An analysis of a short Yeats poem by Dr Oliver Tearle
‘Death’ is not perhaps numbered among the most famous poems by W. B. Yeats (1865-1939), but it is probably the shortest of all his finest poems. In just a dozen lines, Yeats examines human attitudes to death, contrasting them with an animal’s ignorance of its own mortality. ‘Death’ was written in 1929 and included in Yeats’s 1933 volume The Winding Stair and Other Poems. Here is ‘Death’, followed by a few words by way of analysis.
Nor dread nor hope attend
A dying animal;
A man awaits his end
Dreading and hoping all;
Many times he died,
Many times rose again,
A great man in his pride
Confronting murderous men
Casts derision upon
Supersession of breath;
He knows death to the bone –
Man has created death.
In summary, Yeats compares man’s awareness that he will die with an animal’s lack of awareness of this: an animal neither fears death (because it has no concept of dying) nor hopes for life after death (as man does, consoling himself through religion that death will not be the end). When Yeats writes
Many times he died,
Many times rose again
He is probably echoing a sentiment put forward by Shakespeare in Julius Caesar: ‘Cowards die many times before their deaths. The brave experience death only once.’ We ‘die’ in the course of our lives many times, through failure of nerve or failing to live in some other sense; yet we get another chance to make our lives good; this reading of the lines is borne out by the next line, referring as it does to ‘A great man in his pride’.
Indeed, a ‘great man’, one who has to deal with, and confront, men who commit murder, has learnt to ridicule man’s fixation upon death, which is described as mere ‘Supersession of breath’. ‘Supersession’ is an intriguing word here.
It means ‘cessation’ or ‘discontinuance’, but this sense of the word is marked as ‘rare’ by the Oxford English Dictionary; the more usual meaning is ‘replacement’ (‘supersession’ being the complementary noun for the verb ‘supersede’, meaning to replace something). The poem, then, suggests an ambivalence: when we breathe our last breath on this earth, do we merely replace one kind of existence with another? What happens to us when we die?
Not that these questions trouble the ‘great man’ Yeats mentions: he ‘knows death to the bone’ and knows that ‘Man has created death’ – that is, death is a man-made concept. Of course, Yeats is not denying that men die; what he is rejecting here is the notion that death or mortality is something we should dwell too much upon.
An animal dies, just like a man; but an animal does not live its life governed by questions of what happens when it shuffles off this mortal coil, or what might await it after it’s breathed its last on this earth.
The ‘great man’ Yeats refers to in ‘Death’ is Kevin O’Higgins, an Irish politician who had been assassinated in 1927 (O’Higgins has overseen the execution of several IRA men, which had made him very unpopular among the IRA). But Yeats’s poem is not, of course, rigidly wedded to its political context, and makes a general point about man’s attitude to his own mortality. How can we forget that one day we will die?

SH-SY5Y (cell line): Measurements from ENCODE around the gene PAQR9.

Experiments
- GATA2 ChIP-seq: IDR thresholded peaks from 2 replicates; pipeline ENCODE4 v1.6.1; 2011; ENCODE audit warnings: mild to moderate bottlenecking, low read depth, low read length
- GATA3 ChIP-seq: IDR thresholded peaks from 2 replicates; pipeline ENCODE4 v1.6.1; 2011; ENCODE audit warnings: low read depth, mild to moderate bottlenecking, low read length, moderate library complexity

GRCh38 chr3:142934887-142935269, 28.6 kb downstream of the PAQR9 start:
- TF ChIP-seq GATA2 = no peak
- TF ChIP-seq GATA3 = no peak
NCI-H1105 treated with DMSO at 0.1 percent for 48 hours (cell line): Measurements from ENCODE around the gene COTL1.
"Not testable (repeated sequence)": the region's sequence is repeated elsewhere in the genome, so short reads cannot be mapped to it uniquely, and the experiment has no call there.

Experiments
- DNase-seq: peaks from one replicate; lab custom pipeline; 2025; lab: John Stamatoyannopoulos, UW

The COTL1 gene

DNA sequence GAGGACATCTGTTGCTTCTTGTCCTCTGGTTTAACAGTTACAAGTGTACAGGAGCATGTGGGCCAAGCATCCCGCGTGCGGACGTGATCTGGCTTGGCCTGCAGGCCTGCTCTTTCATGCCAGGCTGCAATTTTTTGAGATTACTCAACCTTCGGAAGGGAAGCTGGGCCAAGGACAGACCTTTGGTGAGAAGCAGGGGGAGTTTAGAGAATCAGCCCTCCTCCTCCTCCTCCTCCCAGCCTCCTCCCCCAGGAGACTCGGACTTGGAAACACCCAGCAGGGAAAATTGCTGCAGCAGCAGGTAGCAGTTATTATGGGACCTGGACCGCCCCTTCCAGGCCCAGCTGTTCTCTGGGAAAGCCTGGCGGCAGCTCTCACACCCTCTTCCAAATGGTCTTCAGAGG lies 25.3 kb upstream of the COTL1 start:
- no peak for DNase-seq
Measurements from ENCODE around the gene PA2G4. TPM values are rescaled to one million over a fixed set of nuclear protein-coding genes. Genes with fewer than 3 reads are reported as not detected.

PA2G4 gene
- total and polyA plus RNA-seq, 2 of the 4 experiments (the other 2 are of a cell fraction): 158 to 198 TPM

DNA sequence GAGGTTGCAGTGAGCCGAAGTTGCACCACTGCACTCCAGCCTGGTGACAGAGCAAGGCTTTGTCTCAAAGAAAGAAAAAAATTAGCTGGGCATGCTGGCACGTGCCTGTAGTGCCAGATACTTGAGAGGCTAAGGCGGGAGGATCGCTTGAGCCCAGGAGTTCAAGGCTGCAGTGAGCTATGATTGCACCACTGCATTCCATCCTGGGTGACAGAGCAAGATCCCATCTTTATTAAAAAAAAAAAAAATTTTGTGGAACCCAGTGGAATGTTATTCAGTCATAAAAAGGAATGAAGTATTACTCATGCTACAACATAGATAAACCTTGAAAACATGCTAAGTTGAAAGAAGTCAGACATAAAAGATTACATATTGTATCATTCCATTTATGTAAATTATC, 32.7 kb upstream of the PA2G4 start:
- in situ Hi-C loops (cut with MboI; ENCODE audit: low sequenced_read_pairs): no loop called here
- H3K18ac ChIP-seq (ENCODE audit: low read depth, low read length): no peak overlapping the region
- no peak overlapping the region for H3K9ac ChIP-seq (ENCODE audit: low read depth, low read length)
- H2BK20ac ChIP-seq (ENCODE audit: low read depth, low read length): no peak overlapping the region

About W. B. Yeats
William Butler Yeats (1865-1939) is one of the greatest of all Irish poets. His first collection, Crossways, appeared in 1889 when he was still in his mid-twenties, and his early poetry bore the clear influence of Romanticism. As his career developed and literary innovations came with modernism in the early decades of the twentieth century, Yeats’s work retained its focus on traditional verse forms and rhyme schemes, but he became more political, more allusive, and more elliptical.
His late work, such as his 1927 poem ‘Sailing to Byzantium’, about growing old, show a thoughtful and contemplative poet whose imagery and references defy easy exegesis (what exactly does the ancient city of Byzantium represent in this poem?). And yet, at the same time, there is a directness to his work which makes readers feel personally addressed, and situates his work always at one remove from more famous modernist poets (such as T. S. Eliot and Ezra Pound).
Yeats died in 1939. Throughout much of his life, a woman named Maud Gonne was his muse. Yeats asked her to marry him several times, but she always refused. She knew she could be of more use to him as a muse than as a wife or lover. Yeats was in favour of Irish independence but, in poems such as ‘Easter 1916’ which respond to the Easter Rising, he reveals himself to be uneasy with the violent and drastic political and military methods adopted by many of his compatriots. He was awarded the Nobel Prize for Literature in 1923.
Continue to explore the world of Yeats’s poetry with our analysis of his brilliant apocalyptic poem ‘The Second Coming’. The best edition of Yeats’s essential poetry (and some of his prose and dramatic works) is The Major Works including poems, plays, and critical prose (Oxford World’s Classics). It also has a very helpful introduction and copious notes. We’ve compiled more short poems about death here.
The author of this article, Dr Oliver Tearle, is a literary critic and lecturer in English at Loughborough University. He is the author of, among others, The Secret Library: A Book-Lovers’ Journey Through Curiosities of History and The Great War, The Waste Land and the Modernist Long Poem.
Image: W. B. Yeats by George Charles Beresford, 1911; Wikimedia Commons.